Be prepared. It’s not just the Scouts’ motto, but it also applies to business. You never know what is going to happen in the future, so it’s best to expect the unexpected. Especially when it comes to the well-being of your employees. Employees need their employer to tie together resources so if they ever have a critical illness or accident, they do not have to worry about how or if they can pay for care and recovery. Every company has its own philosophy about how to share risk with employees while still meeting their needs. Your health care plan covers medical costs if your employee is sick or in an accident, but what about costs? Specialty benefits can help when paired with a medical plan to extend your employees’ coverage and protect finances. Some examples include:
- A disability plan. Long- and short-term disability coverage covers an employee in case they can’t work because of a medical issue. If the employee cannot earn his or her typical paycheck, the plan replaces some of their income to help with living expenses.
- Accident insurance. Accident and hospital recovery coverage can help an employee recover from additional, unplanned expenses following an accident and/or hospital stay. These costs include out-of-pocket medical expenses, as well as housekeeping, childcare and transportation costs incurred during the employee’s recovery period.
- Critical illness insurance. Critical illness coverage financially compensates an employee when they face critical illness and can also compensate them in the event they have a third-party insurance that doesn’t have one of the critical illness options as a covered benefit. The product pays based off the plan chosen and what illnesses are outlined and works well with high deductible medical plans or simply as extra financial coverage in the event of a critical illness.
- Life insurance. Life insurance can protect the financial future of an employee’s loved ones if something happens to them, helping pay for things like personal debts, medical bills and even funeral expenses.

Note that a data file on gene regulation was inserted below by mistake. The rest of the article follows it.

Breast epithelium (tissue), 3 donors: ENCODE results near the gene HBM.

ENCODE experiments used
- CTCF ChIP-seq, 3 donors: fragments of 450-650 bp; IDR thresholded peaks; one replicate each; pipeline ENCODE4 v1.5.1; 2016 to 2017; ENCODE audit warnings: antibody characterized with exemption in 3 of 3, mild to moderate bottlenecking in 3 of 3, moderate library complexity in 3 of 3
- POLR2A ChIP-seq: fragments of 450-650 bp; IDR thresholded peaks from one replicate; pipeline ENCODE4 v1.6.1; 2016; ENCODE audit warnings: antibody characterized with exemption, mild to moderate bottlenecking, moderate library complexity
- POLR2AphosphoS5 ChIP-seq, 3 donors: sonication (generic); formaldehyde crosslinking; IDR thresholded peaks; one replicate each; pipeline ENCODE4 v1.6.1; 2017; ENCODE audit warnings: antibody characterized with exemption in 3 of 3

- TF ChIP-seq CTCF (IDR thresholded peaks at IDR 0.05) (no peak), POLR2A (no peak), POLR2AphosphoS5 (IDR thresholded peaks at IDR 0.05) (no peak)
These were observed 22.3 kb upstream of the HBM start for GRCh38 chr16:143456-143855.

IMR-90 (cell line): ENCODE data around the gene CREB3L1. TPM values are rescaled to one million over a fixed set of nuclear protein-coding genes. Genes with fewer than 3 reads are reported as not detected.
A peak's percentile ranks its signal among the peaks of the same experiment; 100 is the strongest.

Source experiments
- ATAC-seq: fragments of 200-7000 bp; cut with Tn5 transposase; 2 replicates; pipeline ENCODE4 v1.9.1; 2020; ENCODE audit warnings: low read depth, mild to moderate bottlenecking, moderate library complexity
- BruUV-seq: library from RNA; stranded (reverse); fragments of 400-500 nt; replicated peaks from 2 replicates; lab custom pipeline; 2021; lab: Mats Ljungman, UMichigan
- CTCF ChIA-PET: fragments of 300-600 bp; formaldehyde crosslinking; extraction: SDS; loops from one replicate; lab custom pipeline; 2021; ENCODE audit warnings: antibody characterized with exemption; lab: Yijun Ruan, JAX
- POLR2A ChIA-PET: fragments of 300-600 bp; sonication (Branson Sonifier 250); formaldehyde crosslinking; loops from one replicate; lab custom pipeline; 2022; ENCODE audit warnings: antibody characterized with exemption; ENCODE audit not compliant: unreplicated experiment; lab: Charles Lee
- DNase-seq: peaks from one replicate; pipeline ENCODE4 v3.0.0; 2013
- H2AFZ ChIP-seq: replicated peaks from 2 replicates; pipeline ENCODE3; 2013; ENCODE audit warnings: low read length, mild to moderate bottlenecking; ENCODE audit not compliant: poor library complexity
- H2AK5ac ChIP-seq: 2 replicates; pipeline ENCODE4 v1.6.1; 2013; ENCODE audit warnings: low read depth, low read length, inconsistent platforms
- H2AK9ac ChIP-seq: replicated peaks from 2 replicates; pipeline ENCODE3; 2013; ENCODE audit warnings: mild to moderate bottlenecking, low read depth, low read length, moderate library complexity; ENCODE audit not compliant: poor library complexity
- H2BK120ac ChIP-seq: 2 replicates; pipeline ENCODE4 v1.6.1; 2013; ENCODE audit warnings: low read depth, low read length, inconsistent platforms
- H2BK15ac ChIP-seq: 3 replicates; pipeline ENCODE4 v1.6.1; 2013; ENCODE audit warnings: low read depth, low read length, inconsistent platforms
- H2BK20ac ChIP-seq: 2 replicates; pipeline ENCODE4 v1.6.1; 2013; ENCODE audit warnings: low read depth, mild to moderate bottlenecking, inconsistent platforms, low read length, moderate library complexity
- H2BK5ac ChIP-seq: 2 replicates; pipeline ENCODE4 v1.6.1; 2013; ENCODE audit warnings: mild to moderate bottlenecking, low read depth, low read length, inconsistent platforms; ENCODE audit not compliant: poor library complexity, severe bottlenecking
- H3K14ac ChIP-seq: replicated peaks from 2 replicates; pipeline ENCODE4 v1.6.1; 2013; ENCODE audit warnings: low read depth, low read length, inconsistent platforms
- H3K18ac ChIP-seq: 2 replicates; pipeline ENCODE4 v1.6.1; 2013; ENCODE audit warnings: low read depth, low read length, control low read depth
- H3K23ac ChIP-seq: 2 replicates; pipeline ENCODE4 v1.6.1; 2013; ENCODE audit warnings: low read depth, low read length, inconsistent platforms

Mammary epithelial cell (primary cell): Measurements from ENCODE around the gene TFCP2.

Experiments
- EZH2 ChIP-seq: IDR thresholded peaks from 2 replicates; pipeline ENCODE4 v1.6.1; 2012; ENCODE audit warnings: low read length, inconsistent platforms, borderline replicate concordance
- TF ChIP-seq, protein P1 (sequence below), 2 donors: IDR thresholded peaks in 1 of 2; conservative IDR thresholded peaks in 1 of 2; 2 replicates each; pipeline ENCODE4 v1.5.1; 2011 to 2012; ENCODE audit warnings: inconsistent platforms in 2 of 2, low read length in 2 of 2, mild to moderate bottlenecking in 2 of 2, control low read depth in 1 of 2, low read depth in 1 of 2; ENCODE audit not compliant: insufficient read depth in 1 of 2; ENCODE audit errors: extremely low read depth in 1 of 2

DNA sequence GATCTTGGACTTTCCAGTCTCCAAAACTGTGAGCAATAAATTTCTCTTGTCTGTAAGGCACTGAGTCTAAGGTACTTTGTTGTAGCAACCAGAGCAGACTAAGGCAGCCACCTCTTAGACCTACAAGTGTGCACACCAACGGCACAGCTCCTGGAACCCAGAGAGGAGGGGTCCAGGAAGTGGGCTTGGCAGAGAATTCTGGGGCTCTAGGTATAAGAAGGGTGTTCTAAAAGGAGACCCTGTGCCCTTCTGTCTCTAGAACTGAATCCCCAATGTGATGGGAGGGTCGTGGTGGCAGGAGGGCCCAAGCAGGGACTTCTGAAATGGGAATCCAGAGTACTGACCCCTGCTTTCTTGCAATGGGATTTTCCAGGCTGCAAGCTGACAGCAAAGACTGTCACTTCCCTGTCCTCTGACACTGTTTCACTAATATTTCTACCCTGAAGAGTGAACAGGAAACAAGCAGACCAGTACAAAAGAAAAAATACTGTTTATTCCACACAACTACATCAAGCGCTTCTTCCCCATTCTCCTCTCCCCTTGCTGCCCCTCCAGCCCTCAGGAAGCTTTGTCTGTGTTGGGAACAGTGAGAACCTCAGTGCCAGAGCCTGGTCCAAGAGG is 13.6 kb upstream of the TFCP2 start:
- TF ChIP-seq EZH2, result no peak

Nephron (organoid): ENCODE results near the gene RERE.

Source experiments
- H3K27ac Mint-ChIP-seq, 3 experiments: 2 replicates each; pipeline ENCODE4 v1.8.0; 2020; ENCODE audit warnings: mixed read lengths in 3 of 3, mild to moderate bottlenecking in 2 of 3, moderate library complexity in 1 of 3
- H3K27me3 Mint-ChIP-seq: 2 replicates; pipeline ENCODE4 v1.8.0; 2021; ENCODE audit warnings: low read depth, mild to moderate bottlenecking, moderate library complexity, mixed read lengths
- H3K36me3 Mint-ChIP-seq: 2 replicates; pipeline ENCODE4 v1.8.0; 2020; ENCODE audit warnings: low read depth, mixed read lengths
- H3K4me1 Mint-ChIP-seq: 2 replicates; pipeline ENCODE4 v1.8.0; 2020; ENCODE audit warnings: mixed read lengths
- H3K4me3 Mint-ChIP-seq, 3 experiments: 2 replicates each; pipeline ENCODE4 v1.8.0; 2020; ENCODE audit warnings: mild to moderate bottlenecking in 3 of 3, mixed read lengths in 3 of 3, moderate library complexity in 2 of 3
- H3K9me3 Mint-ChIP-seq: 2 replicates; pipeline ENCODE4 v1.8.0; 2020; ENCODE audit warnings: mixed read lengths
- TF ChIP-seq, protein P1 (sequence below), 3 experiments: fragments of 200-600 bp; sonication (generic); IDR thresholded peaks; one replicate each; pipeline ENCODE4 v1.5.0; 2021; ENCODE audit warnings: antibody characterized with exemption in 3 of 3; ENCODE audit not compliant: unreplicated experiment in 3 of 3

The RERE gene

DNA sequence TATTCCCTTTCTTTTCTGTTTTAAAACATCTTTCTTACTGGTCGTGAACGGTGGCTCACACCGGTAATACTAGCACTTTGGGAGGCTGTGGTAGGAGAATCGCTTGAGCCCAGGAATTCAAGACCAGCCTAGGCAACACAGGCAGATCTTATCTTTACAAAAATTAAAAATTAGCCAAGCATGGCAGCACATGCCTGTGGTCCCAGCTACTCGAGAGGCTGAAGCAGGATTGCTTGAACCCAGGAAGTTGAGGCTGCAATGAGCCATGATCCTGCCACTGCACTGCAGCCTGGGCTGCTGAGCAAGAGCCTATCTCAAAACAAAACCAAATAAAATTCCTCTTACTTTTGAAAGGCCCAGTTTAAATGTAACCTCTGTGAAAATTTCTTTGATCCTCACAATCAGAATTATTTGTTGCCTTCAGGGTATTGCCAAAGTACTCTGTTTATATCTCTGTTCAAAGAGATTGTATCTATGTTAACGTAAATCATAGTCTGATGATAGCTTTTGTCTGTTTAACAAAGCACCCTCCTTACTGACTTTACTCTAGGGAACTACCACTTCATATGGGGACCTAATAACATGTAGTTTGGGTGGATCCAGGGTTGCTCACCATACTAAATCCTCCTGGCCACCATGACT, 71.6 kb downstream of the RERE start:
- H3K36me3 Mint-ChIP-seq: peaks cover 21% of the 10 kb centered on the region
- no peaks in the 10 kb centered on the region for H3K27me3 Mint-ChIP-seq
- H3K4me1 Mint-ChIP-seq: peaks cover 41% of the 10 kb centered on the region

The market, company needs, economic environments and employee needs all change over time. It is important to be financially cost-conscious while being a good steward of your employee needs. Review your strategy and develop your philosophy to address any pieces needed to complete your benefits puzzle. Do not forget to communicate your strategy. It is important to put it into perspective, so your employees know what to expect, that you care about them and why they need to share in the risk. Learn more about retaining top talent by providing financial and emotional protection through specialty benefits in this Blue Cross® Virtual Well-Being webinar hosted by Blue Cross Blue Shield of Michigan specialty benefits expert Richard Vaccarella. You can also sign up for future employer-focused and general interest webinars here, where you’ll also find past sessions and resources. To decide if these benefits could be right for you, take a look at Blue Cross Blue Shield of Michigan’s Specialty Benefits page. If you need more information or want to get started adding specialty benefits to your business, contact us here. Related:
- Connecting the Dots: A Full Health Approach to Integrated Care
- The Problem of Vaping at Work
- Encourage Employees to Establish Good Oral Health Habits
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